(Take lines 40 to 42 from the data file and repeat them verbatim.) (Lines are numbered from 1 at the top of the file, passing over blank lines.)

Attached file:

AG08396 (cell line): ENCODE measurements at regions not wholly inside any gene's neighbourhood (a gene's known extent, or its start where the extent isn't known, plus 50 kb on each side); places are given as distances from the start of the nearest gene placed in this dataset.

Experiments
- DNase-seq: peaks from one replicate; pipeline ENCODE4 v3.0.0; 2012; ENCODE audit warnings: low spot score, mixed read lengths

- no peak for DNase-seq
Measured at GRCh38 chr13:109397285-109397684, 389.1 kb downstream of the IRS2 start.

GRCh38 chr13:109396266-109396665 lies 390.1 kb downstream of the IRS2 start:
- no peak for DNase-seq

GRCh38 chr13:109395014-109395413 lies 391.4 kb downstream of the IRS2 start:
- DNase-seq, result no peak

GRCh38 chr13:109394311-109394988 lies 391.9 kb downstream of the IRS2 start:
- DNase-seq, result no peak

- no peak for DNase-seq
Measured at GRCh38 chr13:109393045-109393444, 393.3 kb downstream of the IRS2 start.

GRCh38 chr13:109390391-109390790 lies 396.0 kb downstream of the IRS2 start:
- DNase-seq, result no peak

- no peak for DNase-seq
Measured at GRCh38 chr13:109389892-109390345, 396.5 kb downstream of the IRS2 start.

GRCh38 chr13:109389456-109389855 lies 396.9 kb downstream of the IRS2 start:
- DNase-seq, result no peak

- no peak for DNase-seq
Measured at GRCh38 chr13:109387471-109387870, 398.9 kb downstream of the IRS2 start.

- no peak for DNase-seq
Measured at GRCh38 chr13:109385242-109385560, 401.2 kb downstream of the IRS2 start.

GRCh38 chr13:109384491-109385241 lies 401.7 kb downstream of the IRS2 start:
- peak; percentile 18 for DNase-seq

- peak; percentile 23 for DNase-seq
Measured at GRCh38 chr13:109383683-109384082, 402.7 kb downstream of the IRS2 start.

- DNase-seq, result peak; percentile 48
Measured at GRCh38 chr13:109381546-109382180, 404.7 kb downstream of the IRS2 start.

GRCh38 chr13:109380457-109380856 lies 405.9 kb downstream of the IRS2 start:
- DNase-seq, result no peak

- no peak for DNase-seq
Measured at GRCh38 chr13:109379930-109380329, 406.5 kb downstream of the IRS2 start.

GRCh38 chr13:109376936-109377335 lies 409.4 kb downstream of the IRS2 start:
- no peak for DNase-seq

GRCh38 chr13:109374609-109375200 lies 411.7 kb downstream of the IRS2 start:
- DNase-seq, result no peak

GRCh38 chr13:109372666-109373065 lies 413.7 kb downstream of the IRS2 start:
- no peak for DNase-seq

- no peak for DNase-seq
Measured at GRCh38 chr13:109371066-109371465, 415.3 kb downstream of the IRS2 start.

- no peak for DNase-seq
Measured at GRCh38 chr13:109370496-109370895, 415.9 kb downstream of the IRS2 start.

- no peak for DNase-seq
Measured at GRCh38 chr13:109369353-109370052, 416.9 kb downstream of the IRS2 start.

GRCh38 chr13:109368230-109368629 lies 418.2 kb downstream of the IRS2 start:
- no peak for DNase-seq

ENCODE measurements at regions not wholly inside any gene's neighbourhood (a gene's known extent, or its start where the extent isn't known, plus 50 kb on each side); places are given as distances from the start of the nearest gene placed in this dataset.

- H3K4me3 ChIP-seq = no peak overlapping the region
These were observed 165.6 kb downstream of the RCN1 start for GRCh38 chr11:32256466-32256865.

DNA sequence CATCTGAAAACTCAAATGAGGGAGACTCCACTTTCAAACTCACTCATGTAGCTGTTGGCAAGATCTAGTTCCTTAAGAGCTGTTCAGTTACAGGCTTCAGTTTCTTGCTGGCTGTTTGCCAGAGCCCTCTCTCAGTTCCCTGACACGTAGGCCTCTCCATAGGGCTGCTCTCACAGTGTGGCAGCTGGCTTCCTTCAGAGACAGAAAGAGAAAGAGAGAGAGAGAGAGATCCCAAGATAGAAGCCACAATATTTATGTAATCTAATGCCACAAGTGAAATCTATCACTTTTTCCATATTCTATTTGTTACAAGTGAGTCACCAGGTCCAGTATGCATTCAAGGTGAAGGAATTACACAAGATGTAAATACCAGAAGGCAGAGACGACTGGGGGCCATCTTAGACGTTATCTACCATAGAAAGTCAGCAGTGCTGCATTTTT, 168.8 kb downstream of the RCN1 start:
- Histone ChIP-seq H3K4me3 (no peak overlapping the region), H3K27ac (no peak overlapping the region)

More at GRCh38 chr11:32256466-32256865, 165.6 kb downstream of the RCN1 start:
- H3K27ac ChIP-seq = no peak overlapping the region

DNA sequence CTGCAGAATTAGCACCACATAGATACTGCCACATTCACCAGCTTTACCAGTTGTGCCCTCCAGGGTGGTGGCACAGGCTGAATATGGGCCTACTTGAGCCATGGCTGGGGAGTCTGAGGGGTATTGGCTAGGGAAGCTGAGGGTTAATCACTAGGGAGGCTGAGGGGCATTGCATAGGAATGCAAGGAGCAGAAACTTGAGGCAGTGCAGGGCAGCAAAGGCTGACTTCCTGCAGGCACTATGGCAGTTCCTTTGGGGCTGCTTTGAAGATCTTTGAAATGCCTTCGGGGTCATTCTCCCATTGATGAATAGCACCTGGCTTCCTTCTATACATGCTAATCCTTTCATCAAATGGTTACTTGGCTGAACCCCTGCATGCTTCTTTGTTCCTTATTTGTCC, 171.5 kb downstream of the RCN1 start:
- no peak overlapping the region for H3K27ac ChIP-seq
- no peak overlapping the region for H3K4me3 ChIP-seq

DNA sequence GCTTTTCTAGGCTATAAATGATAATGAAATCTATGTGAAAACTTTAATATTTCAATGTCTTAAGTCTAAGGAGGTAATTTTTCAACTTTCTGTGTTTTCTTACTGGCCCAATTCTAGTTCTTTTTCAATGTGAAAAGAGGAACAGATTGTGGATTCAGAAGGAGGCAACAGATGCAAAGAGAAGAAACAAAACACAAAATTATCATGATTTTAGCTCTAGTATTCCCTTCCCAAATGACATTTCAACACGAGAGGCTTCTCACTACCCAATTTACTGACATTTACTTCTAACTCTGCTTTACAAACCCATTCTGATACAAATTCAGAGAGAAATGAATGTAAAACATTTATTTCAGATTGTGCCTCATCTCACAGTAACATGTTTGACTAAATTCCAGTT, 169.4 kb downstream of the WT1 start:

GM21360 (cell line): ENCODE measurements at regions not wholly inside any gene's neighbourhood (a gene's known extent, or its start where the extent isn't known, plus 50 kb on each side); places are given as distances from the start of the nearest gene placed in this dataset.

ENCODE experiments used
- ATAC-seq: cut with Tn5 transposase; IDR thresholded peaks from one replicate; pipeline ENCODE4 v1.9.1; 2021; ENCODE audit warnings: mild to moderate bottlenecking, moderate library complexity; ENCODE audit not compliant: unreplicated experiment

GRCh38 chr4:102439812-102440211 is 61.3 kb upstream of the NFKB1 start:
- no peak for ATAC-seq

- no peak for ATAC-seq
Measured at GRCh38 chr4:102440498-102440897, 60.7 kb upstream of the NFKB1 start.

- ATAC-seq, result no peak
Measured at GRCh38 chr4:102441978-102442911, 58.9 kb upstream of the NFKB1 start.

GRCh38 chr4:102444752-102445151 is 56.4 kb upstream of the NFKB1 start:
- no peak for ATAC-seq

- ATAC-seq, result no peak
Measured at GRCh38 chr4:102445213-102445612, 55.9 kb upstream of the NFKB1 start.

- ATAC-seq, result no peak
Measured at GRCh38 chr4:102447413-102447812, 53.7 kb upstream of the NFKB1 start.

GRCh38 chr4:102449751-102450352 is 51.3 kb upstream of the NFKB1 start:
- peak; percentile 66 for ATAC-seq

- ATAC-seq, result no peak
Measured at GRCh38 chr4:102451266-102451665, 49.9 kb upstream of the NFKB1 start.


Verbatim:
- no peak for DNase-seq
Measured at GRCh38 chr13:109371066-109371465, 415.3 kb downstream of the IRS2 start.

- no peak for DNase-seq